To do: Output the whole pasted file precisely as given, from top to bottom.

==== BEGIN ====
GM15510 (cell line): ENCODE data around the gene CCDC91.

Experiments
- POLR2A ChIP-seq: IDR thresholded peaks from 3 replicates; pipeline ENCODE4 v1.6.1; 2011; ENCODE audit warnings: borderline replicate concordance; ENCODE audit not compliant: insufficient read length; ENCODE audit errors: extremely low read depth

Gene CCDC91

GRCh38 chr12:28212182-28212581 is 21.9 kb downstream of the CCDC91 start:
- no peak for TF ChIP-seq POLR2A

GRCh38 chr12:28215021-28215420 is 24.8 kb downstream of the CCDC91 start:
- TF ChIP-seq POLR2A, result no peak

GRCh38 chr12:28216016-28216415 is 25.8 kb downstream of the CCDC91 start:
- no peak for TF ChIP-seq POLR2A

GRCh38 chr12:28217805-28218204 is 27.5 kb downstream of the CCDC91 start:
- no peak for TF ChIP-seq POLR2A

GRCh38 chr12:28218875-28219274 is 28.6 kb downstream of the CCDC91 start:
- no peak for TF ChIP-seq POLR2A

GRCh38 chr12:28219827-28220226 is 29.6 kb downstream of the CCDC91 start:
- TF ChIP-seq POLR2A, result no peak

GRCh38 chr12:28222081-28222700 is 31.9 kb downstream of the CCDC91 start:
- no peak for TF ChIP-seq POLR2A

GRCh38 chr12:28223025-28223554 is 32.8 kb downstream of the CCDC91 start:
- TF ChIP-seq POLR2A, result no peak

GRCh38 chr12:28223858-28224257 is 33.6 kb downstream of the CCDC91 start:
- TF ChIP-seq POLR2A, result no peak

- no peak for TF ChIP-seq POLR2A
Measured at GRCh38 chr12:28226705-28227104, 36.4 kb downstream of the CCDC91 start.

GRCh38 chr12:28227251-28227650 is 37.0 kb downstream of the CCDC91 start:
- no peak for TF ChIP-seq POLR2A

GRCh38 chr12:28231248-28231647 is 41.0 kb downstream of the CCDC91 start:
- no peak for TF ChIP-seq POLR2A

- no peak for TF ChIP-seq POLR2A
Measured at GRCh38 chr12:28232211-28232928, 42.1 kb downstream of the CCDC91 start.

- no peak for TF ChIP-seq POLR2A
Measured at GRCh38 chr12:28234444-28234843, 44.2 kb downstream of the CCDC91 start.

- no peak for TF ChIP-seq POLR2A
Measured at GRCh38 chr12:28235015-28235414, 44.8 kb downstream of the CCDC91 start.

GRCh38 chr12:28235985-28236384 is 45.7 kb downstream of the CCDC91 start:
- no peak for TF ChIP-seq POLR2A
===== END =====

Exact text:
GM15510 (cell line): ENCODE data around the gene CCDC91.

Experiments
- POLR2A ChIP-seq: IDR thresholded peaks from 3 replicates; pipeline ENCODE4 v1.6.1; 2011; ENCODE audit warnings: borderline replicate concordance; ENCODE audit not compliant: insufficient read length; ENCODE audit errors: extremely low read depth

Gene CCDC91

GRCh38 chr12:28212182-28212581 is 21.9 kb downstream of the CCDC91 start:
- no peak for TF ChIP-seq POLR2A

GRCh38 chr12:28215021-28215420 is 24.8 kb downstream of the CCDC91 start:
- TF ChIP-seq POLR2A, result no peak

GRCh38 chr12:28216016-28216415 is 25.8 kb downstream of the CCDC91 start:
- no peak for TF ChIP-seq POLR2A

GRCh38 chr12:28217805-28218204 is 27.5 kb downstream of the CCDC91 start:
- no peak for TF ChIP-seq POLR2A

GRCh38 chr12:28218875-28219274 is 28.6 kb downstream of the CCDC91 start:
- no peak for TF ChIP-seq POLR2A

GRCh38 chr12:28219827-28220226 is 29.6 kb downstream of the CCDC91 start:
- TF ChIP-seq POLR2A, result no peak

GRCh38 chr12:28222081-28222700 is 31.9 kb downstream of the CCDC91 start:
- no peak for TF ChIP-seq POLR2A

GRCh38 chr12:28223025-28223554 is 32.8 kb downstream of the CCDC91 start:
- TF ChIP-seq POLR2A, result no peak

GRCh38 chr12:28223858-28224257 is 33.6 kb downstream of the CCDC91 start:
- TF ChIP-seq POLR2A, result no peak

- no peak for TF ChIP-seq POLR2A
Measured at GRCh38 chr12:28226705-28227104, 36.4 kb downstream of the CCDC91 start.

GRCh38 chr12:28227251-28227650 is 37.0 kb downstream of the CCDC91 start:
- no peak for TF ChIP-seq POLR2A

GRCh38 chr12:28231248-28231647 is 41.0 kb downstream of the CCDC91 start:
- no peak for TF ChIP-seq POLR2A

- no peak for TF ChIP-seq POLR2A
Measured at GRCh38 chr12:28232211-28232928, 42.1 kb downstream of the CCDC91 start.

- no peak for TF ChIP-seq POLR2A
Measured at GRCh38 chr12:28234444-28234843, 44.2 kb downstream of the CCDC91 start.

- no peak for TF ChIP-seq POLR2A
Measured at GRCh38 chr12:28235015-28235414, 44.8 kb downstream of the CCDC91 start.

GRCh38 chr12:28235985-28236384 is 45.7 kb downstream of the CCDC91 start:
- no peak for TF ChIP-seq POLR2A